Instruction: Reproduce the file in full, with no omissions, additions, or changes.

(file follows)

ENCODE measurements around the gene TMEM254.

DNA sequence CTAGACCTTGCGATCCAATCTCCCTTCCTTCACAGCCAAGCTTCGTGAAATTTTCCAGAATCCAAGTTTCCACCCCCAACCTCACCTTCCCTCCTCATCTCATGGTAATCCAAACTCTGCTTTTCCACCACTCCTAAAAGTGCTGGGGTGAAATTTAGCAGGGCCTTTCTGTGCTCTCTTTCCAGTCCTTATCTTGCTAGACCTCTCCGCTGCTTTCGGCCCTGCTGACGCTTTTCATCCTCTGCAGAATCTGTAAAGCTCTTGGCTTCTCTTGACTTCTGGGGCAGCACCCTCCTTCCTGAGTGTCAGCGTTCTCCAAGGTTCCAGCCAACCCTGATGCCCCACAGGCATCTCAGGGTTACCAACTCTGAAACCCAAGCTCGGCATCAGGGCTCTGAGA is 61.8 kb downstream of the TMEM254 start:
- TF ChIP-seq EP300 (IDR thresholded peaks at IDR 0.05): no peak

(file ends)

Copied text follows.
ENCODE measurements around the gene TMEM254.

DNA sequence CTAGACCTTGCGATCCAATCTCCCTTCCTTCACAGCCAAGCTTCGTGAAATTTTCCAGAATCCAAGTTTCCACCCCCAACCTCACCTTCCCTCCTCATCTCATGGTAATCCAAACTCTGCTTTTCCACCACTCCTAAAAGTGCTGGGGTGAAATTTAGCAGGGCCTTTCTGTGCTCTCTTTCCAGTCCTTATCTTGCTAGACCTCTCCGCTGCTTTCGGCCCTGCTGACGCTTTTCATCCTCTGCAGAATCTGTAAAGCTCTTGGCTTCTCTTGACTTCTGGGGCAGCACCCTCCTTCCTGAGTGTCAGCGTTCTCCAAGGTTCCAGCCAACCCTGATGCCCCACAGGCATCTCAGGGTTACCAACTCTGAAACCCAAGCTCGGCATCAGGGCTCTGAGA is 61.8 kb downstream of the TMEM254 start:
- TF ChIP-seq EP300 (IDR thresholded peaks at IDR 0.05): no peak